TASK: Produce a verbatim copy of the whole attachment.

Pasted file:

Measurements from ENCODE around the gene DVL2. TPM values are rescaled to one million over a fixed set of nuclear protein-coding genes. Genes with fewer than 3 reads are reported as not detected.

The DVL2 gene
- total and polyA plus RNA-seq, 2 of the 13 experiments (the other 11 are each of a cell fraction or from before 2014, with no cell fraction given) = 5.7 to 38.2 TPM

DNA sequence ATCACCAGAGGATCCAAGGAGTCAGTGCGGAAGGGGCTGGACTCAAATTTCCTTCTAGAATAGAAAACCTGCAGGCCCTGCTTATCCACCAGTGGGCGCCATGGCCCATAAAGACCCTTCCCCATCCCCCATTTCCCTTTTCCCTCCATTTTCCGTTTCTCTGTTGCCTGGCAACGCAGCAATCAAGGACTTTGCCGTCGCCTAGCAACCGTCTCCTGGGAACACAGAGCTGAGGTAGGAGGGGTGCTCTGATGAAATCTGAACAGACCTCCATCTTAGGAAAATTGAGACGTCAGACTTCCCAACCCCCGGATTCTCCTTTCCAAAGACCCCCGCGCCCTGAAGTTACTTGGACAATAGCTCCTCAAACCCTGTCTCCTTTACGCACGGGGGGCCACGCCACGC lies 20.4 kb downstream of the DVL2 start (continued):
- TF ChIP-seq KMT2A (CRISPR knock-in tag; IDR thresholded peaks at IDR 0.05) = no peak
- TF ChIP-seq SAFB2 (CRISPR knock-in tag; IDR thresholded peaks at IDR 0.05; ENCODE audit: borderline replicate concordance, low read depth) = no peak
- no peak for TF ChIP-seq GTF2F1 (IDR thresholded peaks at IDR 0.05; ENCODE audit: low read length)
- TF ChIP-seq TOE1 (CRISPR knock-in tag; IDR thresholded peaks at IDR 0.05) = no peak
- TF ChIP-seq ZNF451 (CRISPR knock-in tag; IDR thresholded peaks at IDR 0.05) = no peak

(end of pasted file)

Measurements from ENCODE around the gene DVL2. TPM values are rescaled to one million over a fixed set of nuclear protein-coding genes. Genes with fewer than 3 reads are reported as not detected.

The DVL2 gene
- total and polyA plus RNA-seq, 2 of the 13 experiments (the other 11 are each of a cell fraction or from before 2014, with no cell fraction given) = 5.7 to 38.2 TPM

DNA sequence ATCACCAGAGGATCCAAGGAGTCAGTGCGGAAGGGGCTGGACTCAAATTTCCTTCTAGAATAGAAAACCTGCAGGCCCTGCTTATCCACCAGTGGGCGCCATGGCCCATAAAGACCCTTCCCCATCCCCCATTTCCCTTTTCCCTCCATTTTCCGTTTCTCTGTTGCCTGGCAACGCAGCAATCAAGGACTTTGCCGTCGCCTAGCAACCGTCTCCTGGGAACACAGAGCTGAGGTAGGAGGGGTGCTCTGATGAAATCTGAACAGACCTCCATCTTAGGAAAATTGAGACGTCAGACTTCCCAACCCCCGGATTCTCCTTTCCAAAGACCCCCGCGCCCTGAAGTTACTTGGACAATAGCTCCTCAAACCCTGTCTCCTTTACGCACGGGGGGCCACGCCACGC lies 20.4 kb downstream of the DVL2 start (continued):
- TF ChIP-seq KMT2A (CRISPR knock-in tag; IDR thresholded peaks at IDR 0.05) = no peak
- TF ChIP-seq SAFB2 (CRISPR knock-in tag; IDR thresholded peaks at IDR 0.05; ENCODE audit: borderline replicate concordance, low read depth) = no peak
- no peak for TF ChIP-seq GTF2F1 (IDR thresholded peaks at IDR 0.05; ENCODE audit: low read length)
- TF ChIP-seq TOE1 (CRISPR knock-in tag; IDR thresholded peaks at IDR 0.05) = no peak
- TF ChIP-seq ZNF451 (CRISPR knock-in tag; IDR thresholded peaks at IDR 0.05) = no peak